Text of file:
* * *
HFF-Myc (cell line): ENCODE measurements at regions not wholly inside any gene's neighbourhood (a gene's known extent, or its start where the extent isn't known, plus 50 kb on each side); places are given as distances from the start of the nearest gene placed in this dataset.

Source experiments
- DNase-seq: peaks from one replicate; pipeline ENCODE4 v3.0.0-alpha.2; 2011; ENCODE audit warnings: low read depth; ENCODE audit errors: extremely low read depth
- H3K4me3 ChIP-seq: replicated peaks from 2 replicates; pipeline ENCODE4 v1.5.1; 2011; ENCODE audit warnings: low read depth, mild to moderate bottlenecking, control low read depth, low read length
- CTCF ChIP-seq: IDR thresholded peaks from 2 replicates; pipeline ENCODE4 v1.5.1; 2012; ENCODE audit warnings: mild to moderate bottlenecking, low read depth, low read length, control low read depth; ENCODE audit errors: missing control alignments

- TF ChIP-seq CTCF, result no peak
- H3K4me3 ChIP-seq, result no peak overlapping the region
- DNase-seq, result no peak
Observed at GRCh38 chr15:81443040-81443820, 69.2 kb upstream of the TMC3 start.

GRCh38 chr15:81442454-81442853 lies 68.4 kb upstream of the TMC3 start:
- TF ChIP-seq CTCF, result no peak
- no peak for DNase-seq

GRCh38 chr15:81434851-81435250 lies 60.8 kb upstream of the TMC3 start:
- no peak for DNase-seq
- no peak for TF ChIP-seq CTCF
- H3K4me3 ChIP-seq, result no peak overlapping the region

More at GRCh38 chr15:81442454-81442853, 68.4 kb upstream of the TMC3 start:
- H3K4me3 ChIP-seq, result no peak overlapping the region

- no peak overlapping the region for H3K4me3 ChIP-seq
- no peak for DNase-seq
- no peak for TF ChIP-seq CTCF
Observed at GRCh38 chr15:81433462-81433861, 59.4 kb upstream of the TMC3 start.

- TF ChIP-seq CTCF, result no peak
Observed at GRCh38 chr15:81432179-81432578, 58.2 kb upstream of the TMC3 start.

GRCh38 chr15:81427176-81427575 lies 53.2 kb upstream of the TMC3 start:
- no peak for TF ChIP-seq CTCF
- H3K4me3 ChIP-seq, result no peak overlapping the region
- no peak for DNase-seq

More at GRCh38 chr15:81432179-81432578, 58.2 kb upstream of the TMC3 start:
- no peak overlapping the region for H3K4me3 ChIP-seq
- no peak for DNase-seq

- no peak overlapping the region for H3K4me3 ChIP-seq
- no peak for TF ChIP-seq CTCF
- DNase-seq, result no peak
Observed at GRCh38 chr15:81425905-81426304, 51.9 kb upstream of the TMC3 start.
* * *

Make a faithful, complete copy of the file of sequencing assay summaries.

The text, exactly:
HFF-Myc (cell line): ENCODE measurements at regions not wholly inside any gene's neighbourhood (a gene's known extent, or its start where the extent isn't known, plus 50 kb on each side); places are given as distances from the start of the nearest gene placed in this dataset.

Source experiments
- DNase-seq: peaks from one replicate; pipeline ENCODE4 v3.0.0-alpha.2; 2011; ENCODE audit warnings: low read depth; ENCODE audit errors: extremely low read depth
- H3K4me3 ChIP-seq: replicated peaks from 2 replicates; pipeline ENCODE4 v1.5.1; 2011; ENCODE audit warnings: low read depth, mild to moderate bottlenecking, control low read depth, low read length
- CTCF ChIP-seq: IDR thresholded peaks from 2 replicates; pipeline ENCODE4 v1.5.1; 2012; ENCODE audit warnings: mild to moderate bottlenecking, low read depth, low read length, control low read depth; ENCODE audit errors: missing control alignments

- TF ChIP-seq CTCF, result no peak
- H3K4me3 ChIP-seq, result no peak overlapping the region
- DNase-seq, result no peak
Observed at GRCh38 chr15:81443040-81443820, 69.2 kb upstream of the TMC3 start.

GRCh38 chr15:81442454-81442853 lies 68.4 kb upstream of the TMC3 start:
- TF ChIP-seq CTCF, result no peak
- no peak for DNase-seq

GRCh38 chr15:81434851-81435250 lies 60.8 kb upstream of the TMC3 start:
- no peak for DNase-seq
- no peak for TF ChIP-seq CTCF
- H3K4me3 ChIP-seq, result no peak overlapping the region

More at GRCh38 chr15:81442454-81442853, 68.4 kb upstream of the TMC3 start:
- H3K4me3 ChIP-seq, result no peak overlapping the region

- no peak overlapping the region for H3K4me3 ChIP-seq
- no peak for DNase-seq
- no peak for TF ChIP-seq CTCF
Observed at GRCh38 chr15:81433462-81433861, 59.4 kb upstream of the TMC3 start.

- TF ChIP-seq CTCF, result no peak
Observed at GRCh38 chr15:81432179-81432578, 58.2 kb upstream of the TMC3 start.

GRCh38 chr15:81427176-81427575 lies 53.2 kb upstream of the TMC3 start:
- no peak for TF ChIP-seq CTCF
- H3K4me3 ChIP-seq, result no peak overlapping the region
- no peak for DNase-seq

More at GRCh38 chr15:81432179-81432578, 58.2 kb upstream of the TMC3 start:
- no peak overlapping the region for H3K4me3 ChIP-seq
- no peak for DNase-seq

- no peak overlapping the region for H3K4me3 ChIP-seq
- no peak for TF ChIP-seq CTCF
- DNase-seq, result no peak
Observed at GRCh38 chr15:81425905-81426304, 51.9 kb upstream of the TMC3 start.